On September 21, 2017 the Washington Post triumphantly announced that the first woman had completed the Marine Infantry Officer Course:
In a historic first, the Marine Corps plans to assign a female officer to the infantry following her anticipated graduation from its grueling training program, service officials said Thursday.
Four days later came the NY Times Op Ed explaining that women Marines would be accepted as combat officers because their peers would know they are the real deal:
By integrating only women who have already met the infantry’s difficult training standards, the corps acknowledges that military readiness is paramount. At the end of the day, this newly minted infantry officer will prove herself by the way she carries herself around her fellow Marines. Peer leadership, too, will be important. Her classmates have seen her perform and can be powerful allies as she integrates into the operating forces.
Indeed, as the Op Ed concluded, this was the beginning of a brave new world:
I anticipate there will be little fanfare from the Marine Corps regarding the graduation. As The Times has noted, the Army’s graduation ceremony for its first female infantry soldiers made no mention that some of them were women — and that is as it should be. Monday’s graduation is important because it paves the way for women in combat arms not to be a big deal in the future. Like her male classmates, this officer has met an exceptionally high standard. Soon, she will be just one more Marine infantry lieutenant, picking up her first platoon.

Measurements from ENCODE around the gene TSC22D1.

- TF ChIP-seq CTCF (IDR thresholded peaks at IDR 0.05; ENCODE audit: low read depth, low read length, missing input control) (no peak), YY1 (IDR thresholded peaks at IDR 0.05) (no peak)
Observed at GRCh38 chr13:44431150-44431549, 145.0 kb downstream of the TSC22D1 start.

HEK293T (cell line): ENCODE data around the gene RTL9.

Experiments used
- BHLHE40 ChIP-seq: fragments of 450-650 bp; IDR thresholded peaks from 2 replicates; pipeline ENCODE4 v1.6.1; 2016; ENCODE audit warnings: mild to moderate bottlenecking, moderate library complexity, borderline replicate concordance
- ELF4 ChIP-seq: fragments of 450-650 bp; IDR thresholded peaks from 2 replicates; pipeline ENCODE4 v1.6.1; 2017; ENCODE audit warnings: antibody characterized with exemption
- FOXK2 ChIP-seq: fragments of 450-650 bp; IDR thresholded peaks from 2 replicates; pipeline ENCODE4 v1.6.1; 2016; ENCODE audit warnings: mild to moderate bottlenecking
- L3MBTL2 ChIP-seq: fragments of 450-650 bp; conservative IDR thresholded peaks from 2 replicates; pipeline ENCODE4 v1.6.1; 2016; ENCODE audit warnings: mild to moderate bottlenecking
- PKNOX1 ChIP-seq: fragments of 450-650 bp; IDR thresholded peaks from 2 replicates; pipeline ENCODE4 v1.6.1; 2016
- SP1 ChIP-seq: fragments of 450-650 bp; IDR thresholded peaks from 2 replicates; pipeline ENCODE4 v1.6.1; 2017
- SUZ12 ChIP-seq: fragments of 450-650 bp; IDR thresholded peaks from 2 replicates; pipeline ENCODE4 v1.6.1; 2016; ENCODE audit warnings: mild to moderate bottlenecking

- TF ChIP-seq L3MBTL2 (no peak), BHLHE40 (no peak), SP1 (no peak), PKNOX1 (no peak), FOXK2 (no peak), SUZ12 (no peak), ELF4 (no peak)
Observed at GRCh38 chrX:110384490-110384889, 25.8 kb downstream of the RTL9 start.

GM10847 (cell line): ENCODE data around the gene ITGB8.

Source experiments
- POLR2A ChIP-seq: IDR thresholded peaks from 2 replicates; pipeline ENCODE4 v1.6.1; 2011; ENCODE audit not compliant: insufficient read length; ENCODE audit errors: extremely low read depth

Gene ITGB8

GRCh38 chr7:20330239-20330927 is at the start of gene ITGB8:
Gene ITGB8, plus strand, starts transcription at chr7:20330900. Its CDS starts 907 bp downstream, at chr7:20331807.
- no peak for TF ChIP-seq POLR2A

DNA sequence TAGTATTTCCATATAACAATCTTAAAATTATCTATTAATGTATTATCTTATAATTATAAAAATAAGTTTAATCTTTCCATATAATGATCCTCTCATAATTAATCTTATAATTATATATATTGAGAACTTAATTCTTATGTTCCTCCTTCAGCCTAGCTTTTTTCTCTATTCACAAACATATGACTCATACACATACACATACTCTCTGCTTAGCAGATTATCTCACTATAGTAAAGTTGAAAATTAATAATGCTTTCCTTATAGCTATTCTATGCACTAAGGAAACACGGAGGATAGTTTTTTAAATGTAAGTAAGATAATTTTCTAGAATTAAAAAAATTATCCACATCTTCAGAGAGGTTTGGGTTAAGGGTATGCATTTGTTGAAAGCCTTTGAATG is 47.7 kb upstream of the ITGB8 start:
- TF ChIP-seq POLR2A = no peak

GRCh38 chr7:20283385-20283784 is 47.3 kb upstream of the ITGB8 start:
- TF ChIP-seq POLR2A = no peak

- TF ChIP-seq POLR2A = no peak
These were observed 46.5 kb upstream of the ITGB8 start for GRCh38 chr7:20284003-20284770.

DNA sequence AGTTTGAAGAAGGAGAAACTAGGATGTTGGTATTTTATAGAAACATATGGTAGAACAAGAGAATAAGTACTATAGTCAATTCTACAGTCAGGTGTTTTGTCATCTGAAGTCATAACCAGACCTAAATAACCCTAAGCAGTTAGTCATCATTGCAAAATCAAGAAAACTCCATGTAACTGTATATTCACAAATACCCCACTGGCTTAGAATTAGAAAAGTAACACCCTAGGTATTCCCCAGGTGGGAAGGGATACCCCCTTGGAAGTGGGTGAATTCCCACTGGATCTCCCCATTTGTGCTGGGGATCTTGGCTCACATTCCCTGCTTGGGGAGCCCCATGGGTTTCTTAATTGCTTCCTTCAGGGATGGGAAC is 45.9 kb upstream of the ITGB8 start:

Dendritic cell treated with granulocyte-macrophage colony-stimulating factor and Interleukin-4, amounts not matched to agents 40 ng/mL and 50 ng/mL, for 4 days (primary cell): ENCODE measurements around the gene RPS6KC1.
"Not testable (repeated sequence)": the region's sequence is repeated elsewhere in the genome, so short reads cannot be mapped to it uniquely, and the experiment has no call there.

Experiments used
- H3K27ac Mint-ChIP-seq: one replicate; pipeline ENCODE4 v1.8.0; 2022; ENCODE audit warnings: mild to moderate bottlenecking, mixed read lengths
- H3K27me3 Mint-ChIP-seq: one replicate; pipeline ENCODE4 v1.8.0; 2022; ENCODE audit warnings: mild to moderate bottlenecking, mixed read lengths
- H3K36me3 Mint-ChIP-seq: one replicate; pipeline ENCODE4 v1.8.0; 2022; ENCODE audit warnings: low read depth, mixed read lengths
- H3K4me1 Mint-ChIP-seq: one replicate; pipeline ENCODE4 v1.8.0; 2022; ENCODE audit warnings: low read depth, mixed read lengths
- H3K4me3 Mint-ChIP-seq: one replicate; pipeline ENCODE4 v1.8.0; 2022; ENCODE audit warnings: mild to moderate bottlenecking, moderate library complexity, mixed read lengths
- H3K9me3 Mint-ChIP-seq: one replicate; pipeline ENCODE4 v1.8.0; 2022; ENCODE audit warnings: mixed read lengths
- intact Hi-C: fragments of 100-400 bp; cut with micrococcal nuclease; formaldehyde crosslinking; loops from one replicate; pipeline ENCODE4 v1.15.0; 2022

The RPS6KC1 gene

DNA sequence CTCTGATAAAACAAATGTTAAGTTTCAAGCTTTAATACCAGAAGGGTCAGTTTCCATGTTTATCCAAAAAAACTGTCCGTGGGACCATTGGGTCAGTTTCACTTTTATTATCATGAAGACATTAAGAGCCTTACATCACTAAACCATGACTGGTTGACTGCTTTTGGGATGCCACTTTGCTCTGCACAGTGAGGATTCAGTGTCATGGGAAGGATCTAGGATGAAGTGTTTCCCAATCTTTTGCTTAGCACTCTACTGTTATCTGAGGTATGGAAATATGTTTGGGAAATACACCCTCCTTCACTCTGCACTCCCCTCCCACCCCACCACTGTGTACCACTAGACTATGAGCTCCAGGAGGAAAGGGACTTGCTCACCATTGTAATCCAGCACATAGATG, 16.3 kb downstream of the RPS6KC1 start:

But this brave new world where women were just as tough as the men and had to meet historic standards was not only short lived, it was a universe of one. Having proved that they could (by hook or crook) graduate one woman through the Infantry Officer Program without officially making the course much easier, the Marine Corps waited just over four months to stop pretending women could qualify without changing the rules. On Feb 7th, the Marine Corps Times announced Passing Combat Endurance Test is no longer required for infantry officers. According to the article this is such a minor change that it hardly merits noting. At the same time, it explains that the previous standard was so ridiculously high it had to be changed or women would be prevented from becoming infantry officers:
In a slight change to the grueling initial stage of the 13-week Infantry Officer Course, Marines will no longer be required to pass the Combat Endurance Test to move on.
The Corps has come under criticism for what some have claimed to be unnecessarily high standards to graduate from the course. To date, only one unnamed female Marine has successfully completed the entire course.
But Marine officials at Training Command contend the changes are not an effort to water down standards.
This is the official beginning of stage two for Marine infantry. Given that stage one lasted only four months, we should expect lightning progress moving forward.